Group Policy is a feature of the Microsoft Windows NT family of operating systems that controls the working environment of user accounts and computer accounts. Group Policy provides centralized management and configuration of operating systems, applications, and users’ settings in an Active Directory environment.
A set of Group Policy configurations is called a Group Policy Object (GPO). A version of Group Policy called Local Group Policy (LGPO or LocalGPO) allows Group Policy Object management without Active Directory on standalone computers.
Group Policy, in part, controls what users can and cannot do on a computer system: for example, to enforce a password complexity policy that prevents users from choosing an overly simple password, to allow or prevent unidentified users from remote computers to connect to a network share, to block access to the Windows Task Manager or to restrict access to certain folders. A set of such configurations is called a Group Policy Object (GPO).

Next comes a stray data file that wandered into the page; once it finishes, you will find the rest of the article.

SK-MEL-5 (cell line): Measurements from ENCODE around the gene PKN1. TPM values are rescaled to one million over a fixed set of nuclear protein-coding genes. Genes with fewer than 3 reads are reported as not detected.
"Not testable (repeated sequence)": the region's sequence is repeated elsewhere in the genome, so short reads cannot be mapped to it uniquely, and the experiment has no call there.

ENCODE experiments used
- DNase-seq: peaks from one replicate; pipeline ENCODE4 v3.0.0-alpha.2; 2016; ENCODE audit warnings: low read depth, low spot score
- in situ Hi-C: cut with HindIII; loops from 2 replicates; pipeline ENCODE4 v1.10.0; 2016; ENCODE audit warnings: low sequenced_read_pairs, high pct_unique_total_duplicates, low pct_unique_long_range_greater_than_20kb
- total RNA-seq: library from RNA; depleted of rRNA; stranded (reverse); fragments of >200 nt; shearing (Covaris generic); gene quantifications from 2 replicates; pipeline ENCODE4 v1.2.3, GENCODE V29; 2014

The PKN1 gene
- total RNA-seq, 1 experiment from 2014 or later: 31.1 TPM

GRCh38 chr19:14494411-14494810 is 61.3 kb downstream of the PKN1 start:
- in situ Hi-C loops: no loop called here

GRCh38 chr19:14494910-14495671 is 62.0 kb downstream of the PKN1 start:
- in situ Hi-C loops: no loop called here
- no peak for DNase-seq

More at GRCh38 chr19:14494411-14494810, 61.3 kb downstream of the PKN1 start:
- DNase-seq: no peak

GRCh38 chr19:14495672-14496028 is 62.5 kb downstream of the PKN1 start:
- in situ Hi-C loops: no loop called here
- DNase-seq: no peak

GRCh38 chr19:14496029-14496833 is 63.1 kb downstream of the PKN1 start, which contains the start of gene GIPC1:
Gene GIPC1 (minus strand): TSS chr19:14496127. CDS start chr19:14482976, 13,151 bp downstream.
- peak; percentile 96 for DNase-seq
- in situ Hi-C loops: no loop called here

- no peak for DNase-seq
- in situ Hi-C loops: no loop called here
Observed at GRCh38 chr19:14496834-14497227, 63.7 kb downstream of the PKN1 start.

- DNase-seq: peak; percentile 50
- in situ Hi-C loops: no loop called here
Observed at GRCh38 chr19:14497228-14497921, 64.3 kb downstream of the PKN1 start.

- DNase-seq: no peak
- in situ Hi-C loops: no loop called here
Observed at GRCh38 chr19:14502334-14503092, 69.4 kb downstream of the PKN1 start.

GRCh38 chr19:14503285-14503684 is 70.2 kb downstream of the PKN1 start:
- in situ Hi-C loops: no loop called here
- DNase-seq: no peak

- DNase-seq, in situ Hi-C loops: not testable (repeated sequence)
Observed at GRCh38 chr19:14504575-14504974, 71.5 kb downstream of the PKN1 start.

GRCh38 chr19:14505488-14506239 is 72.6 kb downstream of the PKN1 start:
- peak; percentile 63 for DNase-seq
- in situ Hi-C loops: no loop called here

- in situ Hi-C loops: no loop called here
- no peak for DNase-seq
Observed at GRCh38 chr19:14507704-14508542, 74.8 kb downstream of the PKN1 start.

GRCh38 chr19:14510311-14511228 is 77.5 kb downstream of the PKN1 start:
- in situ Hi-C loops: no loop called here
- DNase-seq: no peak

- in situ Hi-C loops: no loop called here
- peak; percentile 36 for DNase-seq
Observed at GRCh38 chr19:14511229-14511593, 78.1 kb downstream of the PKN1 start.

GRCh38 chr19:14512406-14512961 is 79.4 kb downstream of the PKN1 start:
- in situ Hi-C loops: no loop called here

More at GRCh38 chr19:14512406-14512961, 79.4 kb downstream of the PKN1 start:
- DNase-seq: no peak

As part of Microsoft’s IntelliMirror technologies, Group Policy aims to reduce the cost of supporting users. IntelliMirror technologies relate to the management of disconnected machines or roaming users and include roaming user profiles, folder redirection, and offline files.